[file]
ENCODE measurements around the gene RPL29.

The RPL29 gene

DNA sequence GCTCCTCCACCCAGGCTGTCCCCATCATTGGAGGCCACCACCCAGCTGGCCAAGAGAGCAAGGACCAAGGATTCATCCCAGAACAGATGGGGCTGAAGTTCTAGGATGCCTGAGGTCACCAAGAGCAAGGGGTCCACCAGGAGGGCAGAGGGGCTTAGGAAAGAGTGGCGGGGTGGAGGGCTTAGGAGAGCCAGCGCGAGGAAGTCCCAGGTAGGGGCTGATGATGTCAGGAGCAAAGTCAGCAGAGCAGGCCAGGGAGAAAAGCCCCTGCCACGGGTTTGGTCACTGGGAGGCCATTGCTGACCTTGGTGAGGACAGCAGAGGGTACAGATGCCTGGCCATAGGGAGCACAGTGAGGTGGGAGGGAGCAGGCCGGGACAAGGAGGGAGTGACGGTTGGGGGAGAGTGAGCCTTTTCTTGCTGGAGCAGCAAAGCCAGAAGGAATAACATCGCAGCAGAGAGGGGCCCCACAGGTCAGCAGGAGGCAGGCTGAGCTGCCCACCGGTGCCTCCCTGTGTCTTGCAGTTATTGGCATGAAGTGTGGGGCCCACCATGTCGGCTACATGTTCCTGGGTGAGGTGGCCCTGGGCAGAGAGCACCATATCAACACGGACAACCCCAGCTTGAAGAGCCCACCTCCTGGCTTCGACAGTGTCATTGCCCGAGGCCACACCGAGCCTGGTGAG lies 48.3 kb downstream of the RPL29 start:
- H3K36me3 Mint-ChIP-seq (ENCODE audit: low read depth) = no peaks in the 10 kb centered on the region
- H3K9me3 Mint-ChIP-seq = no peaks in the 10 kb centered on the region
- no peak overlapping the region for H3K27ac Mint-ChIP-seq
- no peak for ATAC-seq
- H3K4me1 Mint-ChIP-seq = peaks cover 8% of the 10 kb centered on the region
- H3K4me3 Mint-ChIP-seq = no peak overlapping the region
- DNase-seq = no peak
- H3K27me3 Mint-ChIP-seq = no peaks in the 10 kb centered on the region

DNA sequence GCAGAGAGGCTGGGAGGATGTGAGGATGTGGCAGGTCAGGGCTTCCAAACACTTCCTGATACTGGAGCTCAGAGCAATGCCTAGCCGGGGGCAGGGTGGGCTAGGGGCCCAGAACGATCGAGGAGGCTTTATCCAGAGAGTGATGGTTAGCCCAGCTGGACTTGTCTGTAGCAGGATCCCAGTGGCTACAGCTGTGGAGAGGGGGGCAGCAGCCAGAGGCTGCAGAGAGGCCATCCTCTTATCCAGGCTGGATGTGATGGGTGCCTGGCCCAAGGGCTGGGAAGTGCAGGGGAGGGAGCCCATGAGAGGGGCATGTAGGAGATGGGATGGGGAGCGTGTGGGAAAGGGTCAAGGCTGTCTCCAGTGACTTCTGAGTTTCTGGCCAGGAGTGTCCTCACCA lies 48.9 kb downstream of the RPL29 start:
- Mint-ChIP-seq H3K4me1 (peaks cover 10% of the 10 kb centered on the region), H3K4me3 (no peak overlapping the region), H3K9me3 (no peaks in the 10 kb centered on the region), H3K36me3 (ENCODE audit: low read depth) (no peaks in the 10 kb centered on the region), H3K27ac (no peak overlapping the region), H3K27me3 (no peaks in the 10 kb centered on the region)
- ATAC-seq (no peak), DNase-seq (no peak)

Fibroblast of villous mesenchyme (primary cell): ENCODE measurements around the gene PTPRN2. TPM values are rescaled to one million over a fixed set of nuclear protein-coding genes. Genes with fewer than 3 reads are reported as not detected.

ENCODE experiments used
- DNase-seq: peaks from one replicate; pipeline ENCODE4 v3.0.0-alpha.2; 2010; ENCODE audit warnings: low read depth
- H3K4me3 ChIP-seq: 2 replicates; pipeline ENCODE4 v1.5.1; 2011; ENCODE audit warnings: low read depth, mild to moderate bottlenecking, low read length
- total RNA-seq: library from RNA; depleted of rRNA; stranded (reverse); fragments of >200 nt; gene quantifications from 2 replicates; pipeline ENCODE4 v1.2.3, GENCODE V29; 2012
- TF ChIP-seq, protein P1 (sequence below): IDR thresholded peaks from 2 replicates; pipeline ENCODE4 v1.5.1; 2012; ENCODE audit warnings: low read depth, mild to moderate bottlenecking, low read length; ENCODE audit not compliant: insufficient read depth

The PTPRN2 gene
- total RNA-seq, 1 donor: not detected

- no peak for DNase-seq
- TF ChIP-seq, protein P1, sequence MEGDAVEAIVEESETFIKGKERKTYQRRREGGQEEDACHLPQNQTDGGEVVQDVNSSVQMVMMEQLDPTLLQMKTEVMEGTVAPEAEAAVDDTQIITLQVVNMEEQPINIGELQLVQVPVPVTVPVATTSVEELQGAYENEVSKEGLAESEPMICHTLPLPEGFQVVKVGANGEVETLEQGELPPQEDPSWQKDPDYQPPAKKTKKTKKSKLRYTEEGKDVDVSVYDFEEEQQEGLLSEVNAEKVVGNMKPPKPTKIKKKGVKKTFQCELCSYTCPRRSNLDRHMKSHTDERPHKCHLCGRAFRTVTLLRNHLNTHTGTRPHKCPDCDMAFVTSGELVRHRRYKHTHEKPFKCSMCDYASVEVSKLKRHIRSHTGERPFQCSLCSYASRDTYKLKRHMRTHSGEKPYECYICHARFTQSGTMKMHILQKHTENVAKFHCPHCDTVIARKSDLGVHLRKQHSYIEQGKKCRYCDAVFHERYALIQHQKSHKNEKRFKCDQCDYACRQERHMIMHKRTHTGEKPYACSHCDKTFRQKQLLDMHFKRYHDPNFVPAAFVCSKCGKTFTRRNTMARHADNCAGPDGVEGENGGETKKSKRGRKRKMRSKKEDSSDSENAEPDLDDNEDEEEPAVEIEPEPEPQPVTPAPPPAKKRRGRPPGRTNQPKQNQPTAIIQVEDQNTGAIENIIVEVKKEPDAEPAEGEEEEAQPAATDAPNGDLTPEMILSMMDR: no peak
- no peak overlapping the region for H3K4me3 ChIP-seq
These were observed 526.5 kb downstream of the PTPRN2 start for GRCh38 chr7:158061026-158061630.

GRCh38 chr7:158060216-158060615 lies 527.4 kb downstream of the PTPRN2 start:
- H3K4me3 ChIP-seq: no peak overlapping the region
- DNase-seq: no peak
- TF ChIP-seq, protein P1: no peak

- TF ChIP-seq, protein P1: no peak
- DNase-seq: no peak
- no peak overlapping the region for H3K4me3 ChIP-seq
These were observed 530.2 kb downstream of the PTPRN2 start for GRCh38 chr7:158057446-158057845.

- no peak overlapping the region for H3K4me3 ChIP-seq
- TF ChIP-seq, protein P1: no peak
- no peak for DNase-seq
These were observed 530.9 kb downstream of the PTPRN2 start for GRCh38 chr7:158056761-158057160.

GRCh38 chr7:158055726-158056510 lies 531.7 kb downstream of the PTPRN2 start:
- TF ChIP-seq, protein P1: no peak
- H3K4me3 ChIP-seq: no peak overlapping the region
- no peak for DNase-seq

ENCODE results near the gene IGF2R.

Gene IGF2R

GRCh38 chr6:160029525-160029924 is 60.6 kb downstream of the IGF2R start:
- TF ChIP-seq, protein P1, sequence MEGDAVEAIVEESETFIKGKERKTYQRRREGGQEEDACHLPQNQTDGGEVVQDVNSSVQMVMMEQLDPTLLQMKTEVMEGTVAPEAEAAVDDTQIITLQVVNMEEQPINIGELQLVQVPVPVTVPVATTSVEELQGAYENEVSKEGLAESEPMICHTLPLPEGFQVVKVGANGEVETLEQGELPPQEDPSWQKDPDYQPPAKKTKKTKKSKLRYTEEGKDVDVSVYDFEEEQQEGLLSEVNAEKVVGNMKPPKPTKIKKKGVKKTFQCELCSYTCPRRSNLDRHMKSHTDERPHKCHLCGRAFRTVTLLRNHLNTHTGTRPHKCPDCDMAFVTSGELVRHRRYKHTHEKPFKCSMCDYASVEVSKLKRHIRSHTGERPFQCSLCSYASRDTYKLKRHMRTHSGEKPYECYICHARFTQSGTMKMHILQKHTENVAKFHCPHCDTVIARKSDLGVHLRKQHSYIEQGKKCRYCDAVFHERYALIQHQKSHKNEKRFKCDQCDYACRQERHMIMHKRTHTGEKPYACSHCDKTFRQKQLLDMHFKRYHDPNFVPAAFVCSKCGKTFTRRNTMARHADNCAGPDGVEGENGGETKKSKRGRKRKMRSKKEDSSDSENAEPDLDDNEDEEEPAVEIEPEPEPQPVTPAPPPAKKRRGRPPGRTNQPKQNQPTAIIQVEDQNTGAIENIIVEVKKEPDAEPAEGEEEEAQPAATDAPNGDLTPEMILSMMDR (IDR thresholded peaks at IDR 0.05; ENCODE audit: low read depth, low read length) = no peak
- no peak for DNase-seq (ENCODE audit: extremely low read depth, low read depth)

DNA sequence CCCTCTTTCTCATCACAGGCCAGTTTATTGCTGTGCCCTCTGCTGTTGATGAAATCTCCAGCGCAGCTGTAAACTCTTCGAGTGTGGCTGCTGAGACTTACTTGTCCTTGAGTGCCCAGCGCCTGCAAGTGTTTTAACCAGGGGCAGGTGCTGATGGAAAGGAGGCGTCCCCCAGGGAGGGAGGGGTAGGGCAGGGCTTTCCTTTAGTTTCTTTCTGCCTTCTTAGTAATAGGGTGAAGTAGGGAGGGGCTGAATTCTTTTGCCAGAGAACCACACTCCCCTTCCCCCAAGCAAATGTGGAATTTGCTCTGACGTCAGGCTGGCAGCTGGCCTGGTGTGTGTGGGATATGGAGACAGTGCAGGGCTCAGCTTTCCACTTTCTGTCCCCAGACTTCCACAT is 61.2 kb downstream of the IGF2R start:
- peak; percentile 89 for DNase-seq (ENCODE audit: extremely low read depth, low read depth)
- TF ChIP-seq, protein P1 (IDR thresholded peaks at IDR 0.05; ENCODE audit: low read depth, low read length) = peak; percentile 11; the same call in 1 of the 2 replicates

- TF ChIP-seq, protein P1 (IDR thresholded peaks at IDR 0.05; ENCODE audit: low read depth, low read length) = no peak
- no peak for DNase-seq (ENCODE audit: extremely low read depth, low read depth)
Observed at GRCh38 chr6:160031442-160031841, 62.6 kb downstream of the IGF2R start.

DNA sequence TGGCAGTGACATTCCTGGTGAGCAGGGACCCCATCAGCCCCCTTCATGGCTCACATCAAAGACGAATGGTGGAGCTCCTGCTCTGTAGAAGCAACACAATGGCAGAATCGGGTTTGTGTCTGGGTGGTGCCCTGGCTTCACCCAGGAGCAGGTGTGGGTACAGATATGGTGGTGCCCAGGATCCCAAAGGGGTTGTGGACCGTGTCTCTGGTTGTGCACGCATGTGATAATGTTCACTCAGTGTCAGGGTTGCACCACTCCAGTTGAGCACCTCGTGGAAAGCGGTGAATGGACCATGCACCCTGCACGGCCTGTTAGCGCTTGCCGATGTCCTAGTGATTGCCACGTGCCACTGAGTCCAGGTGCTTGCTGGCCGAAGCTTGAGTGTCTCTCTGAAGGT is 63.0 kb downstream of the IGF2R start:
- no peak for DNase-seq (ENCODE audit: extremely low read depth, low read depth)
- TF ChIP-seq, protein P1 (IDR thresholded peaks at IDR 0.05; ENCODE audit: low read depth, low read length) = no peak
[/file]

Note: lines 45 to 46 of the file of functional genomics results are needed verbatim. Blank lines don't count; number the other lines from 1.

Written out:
GRCh38 chr6:160029525-160029924 is 60.6 kb downstream of the IGF2R start:
- TF ChIP-seq, protein P1, sequence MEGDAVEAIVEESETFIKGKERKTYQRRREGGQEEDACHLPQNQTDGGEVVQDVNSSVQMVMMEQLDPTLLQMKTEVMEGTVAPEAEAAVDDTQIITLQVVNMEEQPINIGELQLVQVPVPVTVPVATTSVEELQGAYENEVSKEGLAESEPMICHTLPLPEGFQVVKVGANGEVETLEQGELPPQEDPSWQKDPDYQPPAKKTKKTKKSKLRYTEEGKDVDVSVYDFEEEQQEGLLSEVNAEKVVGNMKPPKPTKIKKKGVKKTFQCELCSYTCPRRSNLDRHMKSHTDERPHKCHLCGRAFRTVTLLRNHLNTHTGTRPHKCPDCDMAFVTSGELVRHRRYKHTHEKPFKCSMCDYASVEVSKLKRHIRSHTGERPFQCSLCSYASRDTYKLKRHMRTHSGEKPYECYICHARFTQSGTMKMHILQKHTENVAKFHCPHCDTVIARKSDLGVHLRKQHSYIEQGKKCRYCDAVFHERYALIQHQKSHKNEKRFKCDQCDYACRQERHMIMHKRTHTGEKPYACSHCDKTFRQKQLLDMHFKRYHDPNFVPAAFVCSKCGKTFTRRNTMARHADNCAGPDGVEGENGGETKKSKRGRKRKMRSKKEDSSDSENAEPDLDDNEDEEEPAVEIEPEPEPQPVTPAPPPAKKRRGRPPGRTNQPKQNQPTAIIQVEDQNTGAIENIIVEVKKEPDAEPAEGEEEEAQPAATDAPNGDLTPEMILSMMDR (IDR thresholded peaks at IDR 0.05; ENCODE audit: low read depth, low read length) = no peak